Original paper

Isolueshite: a new mineral of the perovskite group from the Khibina alkaline complex

Chakhmouradian, Anton; Yakovenchuk, Viktor; Mitchell, Roger H.; Bogdanova, Alla

European Journal of Mineralogy Volume 9 Number 3 (1997), p. 483 - 490

39 references

published: Jun 2, 1997
manuscript accepted: Nov 29, 1996
manuscript received: Feb 8, 1996

DOI: 10.1127/ejm/9/3/0483

BibTeX file

ArtNo. ESP147050903013, Price: 29.00 €

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Abstract Isolueshite, ideally (Na, La, Ca) (Nb, Ti)O3, was found in a hydrothermally altered pegmatite vein in ijolite-urtite of the Khibina alkaline complex, Kola Peninsula, Russia. The host rock consists of microcline, sodalite, aegirine, arfvedsonite and lamprophyllite. Isolueshite occurs as scarce euhedral crystals and their occasional intergrowths enclosed in microcline and sodalite. The crystals reach 0.3 mm in diameter and are a combination of cube and rhombic dodecahedron. The mineral is opaque, optically isotropic, brownish-black in colour; n 2.20(1); some reflectance values are [R, % (λ, nm)]: 16.55 (440), 15,50 (500), 14.80 (560), 14.45 (620), 14.35 (680). Density is 4.72(1 )meas., 4.69calc.; VHN70 ranges from 479 to 616. Back-scattered electron imagery revealed a pronounced zonation of isolueshite. The structural formulae calculated from electron microprobe analyses of different zones fall into the following range: (Na0.66-0.73 La0.05-0.08 Ce0.03-0.08 Nd0-0.01 Ca0.05-0.08 Sr0.02-0.03 Th0.01-0.03) (Nb0.52-0.66 Ti0.35-0.49) O3.00. The mineral is cubic (space group Pm3m), a = 3.911(3) Å, Z = 1. The five strongest X-ray diffraction lines are [dmeas. in Å (I) (hkl)]: 3.915 (35) (100), 2.765 (100) (110), 1.953 (53) (200), 1.594 (30) (211), 1.380 (22) (220). The compositional features of isolueshite suggest that the mineral is a stabilised polymorph of NaNbO3. The name is for isometric habit and optical isotropism of the mineral, compared with the orthorhombic polymorph lueshite. Cotype samples are deposited in the Mining Museum of the Mining Institute, St. Petersburg, and in the Mineralogical Museum of St. Petersburg State University, Russia.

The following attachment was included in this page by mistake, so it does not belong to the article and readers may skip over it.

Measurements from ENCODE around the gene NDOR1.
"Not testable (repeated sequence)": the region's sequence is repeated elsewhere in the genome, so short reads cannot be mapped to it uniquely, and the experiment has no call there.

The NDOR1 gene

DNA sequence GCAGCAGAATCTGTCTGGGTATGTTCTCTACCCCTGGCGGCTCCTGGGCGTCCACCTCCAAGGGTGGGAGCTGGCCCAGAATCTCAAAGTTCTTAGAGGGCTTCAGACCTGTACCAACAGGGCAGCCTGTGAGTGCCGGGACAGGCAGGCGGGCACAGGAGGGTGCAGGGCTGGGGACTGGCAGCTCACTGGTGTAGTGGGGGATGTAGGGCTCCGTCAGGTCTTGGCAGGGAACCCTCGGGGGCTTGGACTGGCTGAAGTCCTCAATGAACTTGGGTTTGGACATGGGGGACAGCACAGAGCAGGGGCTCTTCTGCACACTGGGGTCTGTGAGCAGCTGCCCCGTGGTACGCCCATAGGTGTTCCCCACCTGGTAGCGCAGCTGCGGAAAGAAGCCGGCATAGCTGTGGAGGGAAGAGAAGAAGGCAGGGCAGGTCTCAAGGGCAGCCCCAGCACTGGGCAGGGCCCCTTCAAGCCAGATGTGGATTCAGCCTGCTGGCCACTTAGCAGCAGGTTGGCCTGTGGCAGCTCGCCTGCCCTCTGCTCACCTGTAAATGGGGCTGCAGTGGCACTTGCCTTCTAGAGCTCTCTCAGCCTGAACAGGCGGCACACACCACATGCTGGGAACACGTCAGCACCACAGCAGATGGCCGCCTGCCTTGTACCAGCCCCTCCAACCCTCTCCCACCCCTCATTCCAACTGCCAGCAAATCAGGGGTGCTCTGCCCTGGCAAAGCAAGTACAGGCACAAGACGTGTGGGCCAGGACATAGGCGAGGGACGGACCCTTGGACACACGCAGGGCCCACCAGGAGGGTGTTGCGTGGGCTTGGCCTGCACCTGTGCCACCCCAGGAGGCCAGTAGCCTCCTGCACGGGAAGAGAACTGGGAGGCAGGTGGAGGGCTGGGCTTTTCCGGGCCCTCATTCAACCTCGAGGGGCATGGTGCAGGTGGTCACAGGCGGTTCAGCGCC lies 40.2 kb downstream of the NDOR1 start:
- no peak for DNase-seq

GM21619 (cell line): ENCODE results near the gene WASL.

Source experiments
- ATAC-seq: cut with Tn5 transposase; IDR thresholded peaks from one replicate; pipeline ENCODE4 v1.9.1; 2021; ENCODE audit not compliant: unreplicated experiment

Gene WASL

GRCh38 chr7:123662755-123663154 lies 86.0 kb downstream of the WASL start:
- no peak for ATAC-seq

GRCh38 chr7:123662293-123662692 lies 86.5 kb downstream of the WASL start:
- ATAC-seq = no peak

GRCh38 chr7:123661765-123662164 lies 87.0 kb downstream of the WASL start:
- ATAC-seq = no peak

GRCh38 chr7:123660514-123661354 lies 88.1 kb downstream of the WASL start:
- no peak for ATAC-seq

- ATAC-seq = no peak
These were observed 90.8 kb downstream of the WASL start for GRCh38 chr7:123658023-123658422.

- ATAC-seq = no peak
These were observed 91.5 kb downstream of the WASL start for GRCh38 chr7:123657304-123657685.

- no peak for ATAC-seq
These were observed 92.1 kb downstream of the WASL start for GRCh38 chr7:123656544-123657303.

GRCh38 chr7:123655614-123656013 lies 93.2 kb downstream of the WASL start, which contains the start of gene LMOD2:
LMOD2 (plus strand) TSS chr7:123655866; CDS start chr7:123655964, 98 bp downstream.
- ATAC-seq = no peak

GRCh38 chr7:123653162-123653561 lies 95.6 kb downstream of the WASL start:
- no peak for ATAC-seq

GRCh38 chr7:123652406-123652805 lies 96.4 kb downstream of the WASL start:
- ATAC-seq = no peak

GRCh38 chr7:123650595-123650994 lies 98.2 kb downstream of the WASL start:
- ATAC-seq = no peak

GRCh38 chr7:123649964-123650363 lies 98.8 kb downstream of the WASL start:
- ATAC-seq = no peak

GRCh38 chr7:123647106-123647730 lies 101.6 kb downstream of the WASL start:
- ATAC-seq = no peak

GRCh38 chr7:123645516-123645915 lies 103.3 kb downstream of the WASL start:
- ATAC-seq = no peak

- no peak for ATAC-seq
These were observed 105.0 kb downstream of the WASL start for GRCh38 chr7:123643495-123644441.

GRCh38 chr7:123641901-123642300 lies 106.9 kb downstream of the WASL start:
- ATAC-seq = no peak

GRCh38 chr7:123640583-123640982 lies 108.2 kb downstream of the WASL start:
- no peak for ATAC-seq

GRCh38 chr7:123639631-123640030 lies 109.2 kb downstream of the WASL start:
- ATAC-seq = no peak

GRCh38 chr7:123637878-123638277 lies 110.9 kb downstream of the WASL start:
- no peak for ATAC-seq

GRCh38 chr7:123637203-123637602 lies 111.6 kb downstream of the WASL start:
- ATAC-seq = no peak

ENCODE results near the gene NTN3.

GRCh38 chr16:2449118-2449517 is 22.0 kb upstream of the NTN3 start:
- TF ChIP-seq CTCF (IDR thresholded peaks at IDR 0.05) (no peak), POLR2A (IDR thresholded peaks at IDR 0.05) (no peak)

new mineralisolueshite (NaLaCa) (NbTi)O3lueshitenatroniobiteperovskite groupKhibina complexKola Peninsula.